It’s the most wonderful time of the year, the time countless amateur historians and amateur theologians come out to write blog posts about how Christmas is *ackchyually* a Pagan feast stolen from [insert select group here]. Usually, it is about how Christians stole everything from Mithraism or Roman religion, stuff that has been debunked countless times,but as a Norwegian, I mostly hear about how we actually stole the Pagan celebration of jól (yule) from the Pagans Scandinavians. This is false but it is often accompanied with some equally erroneous claims concerning the Winter Solstice.
First, jól was not ever celebrated in December. It was celebrated around 12-14th January, and the main part of the celebration was the Midwinter sacrifice (blot). Christmas was celebrated on 25th December (or the night before) and it had only one thing in common with the Norse celebration of jól; the brewing of mead. And not all people called this jól either. That was more of a cultural thing, based on the mead. The name of the feast itself was Christmas (Kristmesse).
Second, as Old Norse philologist Eirik Storesund points out,the Winter Solstice had almost nothing to do with jól or the Midwinter Sacrifice. It may have been used to calculate the time of jól, but that’s it. Citing Swedish archaeologist Andreas Nordberg, Storesund points out that we have no contemporary evidence that the Norse pagans actually celebrated the Winter Solstice. They may have used it as a tool to calculate jól but unlike their counterparts in other European countries, they did not celebrate it. As he puts it: “And it’s not as if Old Norse texts never said anything about exactly when the yuletide sacrifices should commence, because they totally do, and it coincides with the astronomical winter solstice in exactly no source whatsoever.”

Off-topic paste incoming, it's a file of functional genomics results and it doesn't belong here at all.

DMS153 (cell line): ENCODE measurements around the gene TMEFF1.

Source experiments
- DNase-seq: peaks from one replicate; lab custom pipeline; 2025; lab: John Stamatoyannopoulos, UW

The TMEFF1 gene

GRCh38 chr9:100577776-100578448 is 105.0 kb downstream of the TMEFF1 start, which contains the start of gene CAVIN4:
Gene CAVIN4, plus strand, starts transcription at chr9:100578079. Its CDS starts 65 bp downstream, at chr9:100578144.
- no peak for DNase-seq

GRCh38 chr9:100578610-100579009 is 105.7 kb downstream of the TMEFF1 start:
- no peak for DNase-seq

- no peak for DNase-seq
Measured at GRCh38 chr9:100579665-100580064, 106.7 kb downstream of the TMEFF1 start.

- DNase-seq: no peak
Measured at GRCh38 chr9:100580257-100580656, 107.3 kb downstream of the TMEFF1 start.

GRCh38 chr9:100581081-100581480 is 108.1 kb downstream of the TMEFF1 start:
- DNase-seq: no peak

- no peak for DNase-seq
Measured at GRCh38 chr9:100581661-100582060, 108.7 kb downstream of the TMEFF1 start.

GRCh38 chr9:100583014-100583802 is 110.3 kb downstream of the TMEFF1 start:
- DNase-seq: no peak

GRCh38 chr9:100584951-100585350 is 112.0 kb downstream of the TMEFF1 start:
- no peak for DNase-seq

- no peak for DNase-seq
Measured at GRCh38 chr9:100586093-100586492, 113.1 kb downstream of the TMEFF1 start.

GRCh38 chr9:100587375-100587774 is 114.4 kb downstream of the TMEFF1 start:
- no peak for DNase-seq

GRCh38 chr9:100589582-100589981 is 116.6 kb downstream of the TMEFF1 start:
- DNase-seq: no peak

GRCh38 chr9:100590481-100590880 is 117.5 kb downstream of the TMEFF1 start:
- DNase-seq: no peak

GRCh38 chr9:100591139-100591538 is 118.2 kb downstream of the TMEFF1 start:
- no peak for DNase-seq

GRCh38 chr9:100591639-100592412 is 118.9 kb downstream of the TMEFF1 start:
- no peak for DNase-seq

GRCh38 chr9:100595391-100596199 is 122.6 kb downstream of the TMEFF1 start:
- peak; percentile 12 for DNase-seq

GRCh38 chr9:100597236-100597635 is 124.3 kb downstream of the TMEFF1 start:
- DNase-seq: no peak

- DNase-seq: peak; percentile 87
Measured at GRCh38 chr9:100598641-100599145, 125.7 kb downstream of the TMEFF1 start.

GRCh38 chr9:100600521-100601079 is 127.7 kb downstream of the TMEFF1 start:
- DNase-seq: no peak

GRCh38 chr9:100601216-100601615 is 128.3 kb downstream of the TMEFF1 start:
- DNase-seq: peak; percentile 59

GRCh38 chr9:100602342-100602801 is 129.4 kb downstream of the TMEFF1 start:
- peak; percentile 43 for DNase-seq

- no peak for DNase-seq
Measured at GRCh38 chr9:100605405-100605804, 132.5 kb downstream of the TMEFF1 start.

And third, neither Scandinavians not Romans marked or celebrated the Winter Solstice on or near December 25th. Now, we mark the Solstice on December 21 or 22, which for some people seem to be very important, even though that’s 3-4 days before Christmas, but the interesting part is that this can only have been the case from 1582 at the earliest. Before pope Gregory XIII introduced the Gregorian calendar, in 1582, the calendar in use was the Julian calendar. On that calendar, the winter solstice was around December 13th, also being combined with the celebration of St. Lucy. The Winter Solstice wasn’t important for the Norse pagans, and it was celebrated almost two weeks before Christmas which was, in turn, celebrated almost three weeks before jól. None of these coincided with each other.
So no, Christmas is not *ackchyually* a Pagan feast stolen from [insert select group here].
Eirik Storesund, “Norse Yuletide Sacrifices Had (Almost) Nothing To Do With The Winter Solstice” (Brute Norse, December 22nd, 2017).
Andreas Nordberg, Jul, disting och förkyrklig tideräkning: Kalendrar och kalendariska riter i det förkristna Norden. Uppsala: Kungl. Gustav Adolfs Akademien för svensk folkkultur, 2006.
AMEN! And you can bet those people knew when the solstice was to the minute; winter was rough.